From AP REPORTS
CLEVELAND (AP) - Even with the NBA championship trophy sitting next to him on the table, the perfectionistic Tim Duncan still found a way to be disappointed.
"We're sticklers," said San Antonio's Duncan, who won his fourth championship with the Spurs on Thursday night but had a mediocre game. "That's probably bad. We should appreciate and enjoy the win.
“To end the season 4-of-15 (from the field) and 4-of-10 (from the foul line) is disappointing.
"In this situation it shouldn't be, but I think we're all competitors, and it defines us as competitors."
But the broad smile plastered across Duncan's face revealed at least some satisfaction over the Spurs' sweep of the Cleveland Cavaliers.
"They fought, they hit the offensive glass, they did everything they could but we sustained," Duncan said. "They made runs, we never panicked. I think it just shows a lot of the experience, the poise that we've built over the years, and I think we just outlasted them."
Duncan, the stoic and selfless foundation of the team, finally let his emotions run free after the win. He jumped up and down, caught teammate Bruce Bowen for a bear hug, and held his arms above his head as a champion once again.
Duncan has led the Spurs with discipline, dedication and diligence.
"It never gets old, it never gets old. Unbelievable," he said. "Such a great run, a great journey, a great bunch of guys, it's unbelievable."
But in Game 4, at least, the Big Fundamental had quite a bit of help. Duncan wasn't as prolific offensively as usual, finishing with 12 points and 15 rebounds in the Spurs' 83-82 victory.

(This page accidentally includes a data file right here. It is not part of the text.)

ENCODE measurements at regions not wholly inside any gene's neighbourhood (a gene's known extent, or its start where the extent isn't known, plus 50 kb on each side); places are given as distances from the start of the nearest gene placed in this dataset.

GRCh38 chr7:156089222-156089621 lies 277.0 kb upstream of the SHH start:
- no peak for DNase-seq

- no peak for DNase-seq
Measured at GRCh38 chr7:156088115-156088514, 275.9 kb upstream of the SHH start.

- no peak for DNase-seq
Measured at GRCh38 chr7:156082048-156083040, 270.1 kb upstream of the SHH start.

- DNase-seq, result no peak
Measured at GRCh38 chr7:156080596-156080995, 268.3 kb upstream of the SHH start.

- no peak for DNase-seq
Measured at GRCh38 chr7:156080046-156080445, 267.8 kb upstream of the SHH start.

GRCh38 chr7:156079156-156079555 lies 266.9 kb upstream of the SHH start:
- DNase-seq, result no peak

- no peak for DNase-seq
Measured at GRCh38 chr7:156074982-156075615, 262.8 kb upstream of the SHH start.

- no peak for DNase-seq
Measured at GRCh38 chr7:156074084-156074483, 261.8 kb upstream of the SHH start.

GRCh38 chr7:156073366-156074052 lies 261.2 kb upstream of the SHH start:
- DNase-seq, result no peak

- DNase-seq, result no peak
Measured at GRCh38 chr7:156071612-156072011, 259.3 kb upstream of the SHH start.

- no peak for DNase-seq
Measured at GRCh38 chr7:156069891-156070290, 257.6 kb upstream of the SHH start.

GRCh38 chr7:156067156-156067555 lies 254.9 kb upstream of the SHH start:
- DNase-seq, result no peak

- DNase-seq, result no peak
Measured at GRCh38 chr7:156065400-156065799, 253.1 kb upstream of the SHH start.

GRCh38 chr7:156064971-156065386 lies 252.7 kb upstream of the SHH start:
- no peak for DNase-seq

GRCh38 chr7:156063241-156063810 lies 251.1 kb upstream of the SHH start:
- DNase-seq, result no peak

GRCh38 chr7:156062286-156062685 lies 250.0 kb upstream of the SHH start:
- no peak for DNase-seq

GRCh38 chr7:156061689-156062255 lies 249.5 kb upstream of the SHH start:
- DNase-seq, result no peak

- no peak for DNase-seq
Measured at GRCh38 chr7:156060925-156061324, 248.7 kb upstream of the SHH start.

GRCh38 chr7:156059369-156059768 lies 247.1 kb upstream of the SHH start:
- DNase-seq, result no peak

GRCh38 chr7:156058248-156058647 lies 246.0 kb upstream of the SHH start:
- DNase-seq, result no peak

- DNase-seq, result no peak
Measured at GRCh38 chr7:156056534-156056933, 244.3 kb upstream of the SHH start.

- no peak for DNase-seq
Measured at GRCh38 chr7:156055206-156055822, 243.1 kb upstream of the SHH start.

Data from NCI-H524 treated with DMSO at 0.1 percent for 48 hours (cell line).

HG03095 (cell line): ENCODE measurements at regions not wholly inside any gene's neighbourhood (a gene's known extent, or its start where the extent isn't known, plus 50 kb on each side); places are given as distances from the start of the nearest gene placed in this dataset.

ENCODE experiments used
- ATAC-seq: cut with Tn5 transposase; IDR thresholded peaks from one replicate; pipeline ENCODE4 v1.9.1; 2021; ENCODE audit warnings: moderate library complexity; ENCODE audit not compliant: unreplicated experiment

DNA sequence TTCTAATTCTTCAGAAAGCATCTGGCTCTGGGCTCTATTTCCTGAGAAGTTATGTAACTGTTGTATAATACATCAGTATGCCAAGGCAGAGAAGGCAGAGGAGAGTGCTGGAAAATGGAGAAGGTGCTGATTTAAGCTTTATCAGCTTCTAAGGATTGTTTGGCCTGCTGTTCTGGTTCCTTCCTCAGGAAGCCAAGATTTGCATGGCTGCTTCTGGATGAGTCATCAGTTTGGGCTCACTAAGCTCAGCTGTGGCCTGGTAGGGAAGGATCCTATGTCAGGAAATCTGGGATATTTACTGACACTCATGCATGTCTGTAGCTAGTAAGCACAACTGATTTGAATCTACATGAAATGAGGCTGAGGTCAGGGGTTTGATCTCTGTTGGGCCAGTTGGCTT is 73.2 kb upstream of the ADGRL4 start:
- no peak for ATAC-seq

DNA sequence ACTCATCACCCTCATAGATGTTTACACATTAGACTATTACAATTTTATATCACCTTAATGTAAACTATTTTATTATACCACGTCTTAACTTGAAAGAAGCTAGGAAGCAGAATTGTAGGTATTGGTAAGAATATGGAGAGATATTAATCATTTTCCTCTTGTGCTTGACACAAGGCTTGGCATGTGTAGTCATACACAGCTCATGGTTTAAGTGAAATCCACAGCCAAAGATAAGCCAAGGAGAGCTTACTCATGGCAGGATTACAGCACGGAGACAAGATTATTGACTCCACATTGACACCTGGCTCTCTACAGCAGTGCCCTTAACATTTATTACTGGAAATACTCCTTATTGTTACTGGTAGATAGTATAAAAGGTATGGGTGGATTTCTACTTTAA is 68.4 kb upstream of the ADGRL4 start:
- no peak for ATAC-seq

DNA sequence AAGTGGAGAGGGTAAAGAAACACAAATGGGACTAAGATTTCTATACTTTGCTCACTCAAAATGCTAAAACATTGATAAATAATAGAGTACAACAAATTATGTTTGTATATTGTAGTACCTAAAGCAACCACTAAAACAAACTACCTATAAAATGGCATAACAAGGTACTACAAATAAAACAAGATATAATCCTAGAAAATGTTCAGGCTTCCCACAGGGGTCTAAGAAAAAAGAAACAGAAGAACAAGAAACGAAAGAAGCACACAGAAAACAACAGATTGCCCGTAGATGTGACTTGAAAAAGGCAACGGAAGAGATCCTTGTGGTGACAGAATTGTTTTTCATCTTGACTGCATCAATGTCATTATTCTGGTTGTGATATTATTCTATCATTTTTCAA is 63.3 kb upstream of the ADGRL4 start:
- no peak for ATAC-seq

"You know, it was a tough close-out," Duncan said. "It would have been sweet either way, but it made it sweeter for them to make a run, for us to answer, for us to keep our composure and to find a way to win, no matter what."
Instead of Duncan, it was the team's second- and third-leading scorers, Tony Parker and Manu Ginobili, who bumped up the score for San Antonio.
Parker had 24 points and was selected finals MVP, an award Duncan won after the Spurs' titles in 1999, 2003 and 2005.
"He carried the team and I'm just happy he was on my team," Duncan said.
Parker gave Duncan — now in his 10th year in the league, all with the Spurs — and coach Gregg Popovich credit, too.
"It starts with Pop, the fact that he never let us, you know, get comfortable," Parker said. "Every day in practice you just get that mentality. And then Timmy is the same way, he comes to practice and practices hard every day.
“When your superstar practices like that, you have to practice hard."
The Spurs completed their first finals sweep. They are 16-6 (72 percent) all-time in the finals, the best winning percentage in the championship series history.
"We knew today that we had a great opportunity, that if we kept the game close around to the fourth quarter, we were going to have a great chance," said Ginobili, who led the Spurs with 27 points, 13 in the fourth quarter.
The Spurs winning without much offensive help from Duncan shows that the team is more balanced than ever, even though Duncan remains San Antonio's base.
"Tim is the common denominator," Popovich said before Game 4. "It doesn't matter what year he's been in or what championship year. He's got a different cast around him from '99, '03 and '05.
"He's welcomed them all, he's found a way to help them all fit, feel comfortable in their roles, and not many players can do that."
Duncan, the team's leading scorer averaging 22.7 points per game in the playoffs going into Game 4, was largely absent offensively on Thursday.
"I didn't play the greatest, people missed shots, they got offensive rebounds, they made plays," Duncan said. "But we found a way to win. That's what this team is all about."